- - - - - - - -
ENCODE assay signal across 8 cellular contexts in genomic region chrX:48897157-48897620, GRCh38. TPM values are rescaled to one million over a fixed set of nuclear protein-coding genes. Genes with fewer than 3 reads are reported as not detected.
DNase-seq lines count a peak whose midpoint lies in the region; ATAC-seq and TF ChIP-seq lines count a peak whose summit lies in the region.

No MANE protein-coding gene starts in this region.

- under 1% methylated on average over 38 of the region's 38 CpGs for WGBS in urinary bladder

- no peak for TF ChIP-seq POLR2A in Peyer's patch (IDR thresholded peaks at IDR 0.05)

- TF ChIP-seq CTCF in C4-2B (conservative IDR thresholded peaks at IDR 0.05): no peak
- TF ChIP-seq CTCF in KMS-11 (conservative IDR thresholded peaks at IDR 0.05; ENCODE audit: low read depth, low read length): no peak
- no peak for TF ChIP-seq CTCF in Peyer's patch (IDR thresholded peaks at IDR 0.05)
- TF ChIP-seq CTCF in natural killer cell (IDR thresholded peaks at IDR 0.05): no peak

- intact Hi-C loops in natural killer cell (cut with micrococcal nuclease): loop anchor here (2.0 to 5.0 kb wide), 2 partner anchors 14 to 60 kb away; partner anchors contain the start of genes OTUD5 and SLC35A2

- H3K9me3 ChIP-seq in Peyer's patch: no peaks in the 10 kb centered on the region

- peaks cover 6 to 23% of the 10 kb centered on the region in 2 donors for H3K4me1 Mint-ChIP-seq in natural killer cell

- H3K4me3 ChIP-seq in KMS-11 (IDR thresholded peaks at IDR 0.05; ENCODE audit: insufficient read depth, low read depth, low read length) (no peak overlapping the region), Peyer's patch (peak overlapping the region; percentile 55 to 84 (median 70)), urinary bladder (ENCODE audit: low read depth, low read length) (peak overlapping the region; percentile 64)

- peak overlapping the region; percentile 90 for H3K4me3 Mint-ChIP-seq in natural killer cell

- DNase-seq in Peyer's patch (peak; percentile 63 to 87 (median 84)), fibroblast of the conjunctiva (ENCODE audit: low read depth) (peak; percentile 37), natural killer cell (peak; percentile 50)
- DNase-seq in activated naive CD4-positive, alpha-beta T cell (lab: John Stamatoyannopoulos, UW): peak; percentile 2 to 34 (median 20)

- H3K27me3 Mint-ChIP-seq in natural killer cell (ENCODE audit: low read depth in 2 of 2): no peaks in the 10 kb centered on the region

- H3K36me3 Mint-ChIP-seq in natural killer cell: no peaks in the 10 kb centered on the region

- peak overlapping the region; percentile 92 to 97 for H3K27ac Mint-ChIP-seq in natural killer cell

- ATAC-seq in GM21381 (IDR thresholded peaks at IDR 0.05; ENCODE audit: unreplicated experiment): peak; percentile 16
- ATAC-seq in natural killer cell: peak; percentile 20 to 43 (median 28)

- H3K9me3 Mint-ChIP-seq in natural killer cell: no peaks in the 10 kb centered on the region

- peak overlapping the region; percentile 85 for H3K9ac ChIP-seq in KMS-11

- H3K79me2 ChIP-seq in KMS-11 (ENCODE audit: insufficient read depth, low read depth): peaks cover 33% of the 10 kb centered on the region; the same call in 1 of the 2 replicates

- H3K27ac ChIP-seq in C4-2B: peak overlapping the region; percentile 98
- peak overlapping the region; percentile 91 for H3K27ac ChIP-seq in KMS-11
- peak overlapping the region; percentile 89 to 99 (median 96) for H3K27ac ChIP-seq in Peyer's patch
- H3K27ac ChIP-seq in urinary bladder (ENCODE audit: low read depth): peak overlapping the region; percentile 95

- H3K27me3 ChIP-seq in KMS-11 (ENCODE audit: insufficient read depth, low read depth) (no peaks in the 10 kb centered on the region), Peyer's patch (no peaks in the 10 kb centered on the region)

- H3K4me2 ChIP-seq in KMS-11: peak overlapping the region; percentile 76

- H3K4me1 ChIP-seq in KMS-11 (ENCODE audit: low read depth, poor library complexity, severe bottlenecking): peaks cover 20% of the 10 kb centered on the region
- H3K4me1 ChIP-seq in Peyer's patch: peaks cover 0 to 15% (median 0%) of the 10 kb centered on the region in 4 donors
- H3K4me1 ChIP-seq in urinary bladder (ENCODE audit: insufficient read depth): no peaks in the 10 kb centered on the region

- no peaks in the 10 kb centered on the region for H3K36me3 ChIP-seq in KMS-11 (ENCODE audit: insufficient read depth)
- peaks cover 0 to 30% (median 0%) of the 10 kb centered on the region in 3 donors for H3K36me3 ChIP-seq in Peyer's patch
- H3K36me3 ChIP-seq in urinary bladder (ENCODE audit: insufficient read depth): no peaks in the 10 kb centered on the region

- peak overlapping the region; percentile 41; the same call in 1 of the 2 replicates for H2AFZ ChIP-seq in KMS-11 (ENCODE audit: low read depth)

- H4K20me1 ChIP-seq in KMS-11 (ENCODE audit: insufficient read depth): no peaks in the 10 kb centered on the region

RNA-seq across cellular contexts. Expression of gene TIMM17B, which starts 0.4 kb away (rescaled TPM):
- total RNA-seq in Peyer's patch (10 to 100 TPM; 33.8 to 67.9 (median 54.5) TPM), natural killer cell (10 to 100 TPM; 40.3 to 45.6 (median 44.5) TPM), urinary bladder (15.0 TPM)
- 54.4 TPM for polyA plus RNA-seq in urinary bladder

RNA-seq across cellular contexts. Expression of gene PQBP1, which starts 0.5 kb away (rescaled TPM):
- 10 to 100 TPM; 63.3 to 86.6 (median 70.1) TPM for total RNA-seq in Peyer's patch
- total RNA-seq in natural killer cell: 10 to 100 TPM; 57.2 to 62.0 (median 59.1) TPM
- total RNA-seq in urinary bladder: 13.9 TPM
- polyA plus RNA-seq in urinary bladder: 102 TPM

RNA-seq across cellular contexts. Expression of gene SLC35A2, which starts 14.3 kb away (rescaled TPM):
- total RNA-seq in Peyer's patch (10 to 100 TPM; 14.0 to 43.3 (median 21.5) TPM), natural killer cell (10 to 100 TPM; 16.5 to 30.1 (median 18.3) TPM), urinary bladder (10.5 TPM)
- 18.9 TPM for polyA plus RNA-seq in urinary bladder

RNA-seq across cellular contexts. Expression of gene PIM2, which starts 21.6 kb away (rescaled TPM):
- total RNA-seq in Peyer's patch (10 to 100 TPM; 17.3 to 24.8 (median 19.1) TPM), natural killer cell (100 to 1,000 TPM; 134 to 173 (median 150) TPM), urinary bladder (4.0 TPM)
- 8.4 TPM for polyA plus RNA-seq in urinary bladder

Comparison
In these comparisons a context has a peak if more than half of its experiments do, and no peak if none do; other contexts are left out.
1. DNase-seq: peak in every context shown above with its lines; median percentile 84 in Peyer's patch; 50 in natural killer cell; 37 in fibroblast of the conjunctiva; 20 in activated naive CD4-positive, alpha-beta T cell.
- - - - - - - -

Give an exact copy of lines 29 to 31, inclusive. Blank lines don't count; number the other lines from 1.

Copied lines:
- H3K27me3 ChIP-seq in KMS-11 (ENCODE audit: insufficient read depth, low read depth) (no peaks in the 10 kb centered on the region), Peyer's patch (no peaks in the 10 kb centered on the region)

- H3K4me2 ChIP-seq in KMS-11: peak overlapping the region; percentile 76

- H3K4me1 ChIP-seq in KMS-11 (ENCODE audit: low read depth, poor library complexity, severe bottlenecking): peaks cover 20% of the 10 kb centered on the region